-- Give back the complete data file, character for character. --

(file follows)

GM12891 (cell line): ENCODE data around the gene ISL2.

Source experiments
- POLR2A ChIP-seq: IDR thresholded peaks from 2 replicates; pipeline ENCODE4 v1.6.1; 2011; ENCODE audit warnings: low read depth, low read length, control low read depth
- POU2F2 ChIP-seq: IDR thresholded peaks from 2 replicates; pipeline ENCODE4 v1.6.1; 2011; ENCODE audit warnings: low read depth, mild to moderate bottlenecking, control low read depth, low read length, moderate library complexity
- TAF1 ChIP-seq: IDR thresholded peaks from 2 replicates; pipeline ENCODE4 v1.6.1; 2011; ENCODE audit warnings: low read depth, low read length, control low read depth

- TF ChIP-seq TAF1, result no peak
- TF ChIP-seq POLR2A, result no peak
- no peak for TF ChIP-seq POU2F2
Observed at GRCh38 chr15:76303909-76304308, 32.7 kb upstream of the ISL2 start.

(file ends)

GM12891 (cell line): ENCODE data around the gene ISL2.

Source experiments
- POLR2A ChIP-seq: IDR thresholded peaks from 2 replicates; pipeline ENCODE4 v1.6.1; 2011; ENCODE audit warnings: low read depth, low read length, control low read depth
- POU2F2 ChIP-seq: IDR thresholded peaks from 2 replicates; pipeline ENCODE4 v1.6.1; 2011; ENCODE audit warnings: low read depth, mild to moderate bottlenecking, control low read depth, low read length, moderate library complexity
- TAF1 ChIP-seq: IDR thresholded peaks from 2 replicates; pipeline ENCODE4 v1.6.1; 2011; ENCODE audit warnings: low read depth, low read length, control low read depth

- TF ChIP-seq TAF1, result no peak
- TF ChIP-seq POLR2A, result no peak
- no peak for TF ChIP-seq POU2F2
Observed at GRCh38 chr15:76303909-76304308, 32.7 kb upstream of the ISL2 start.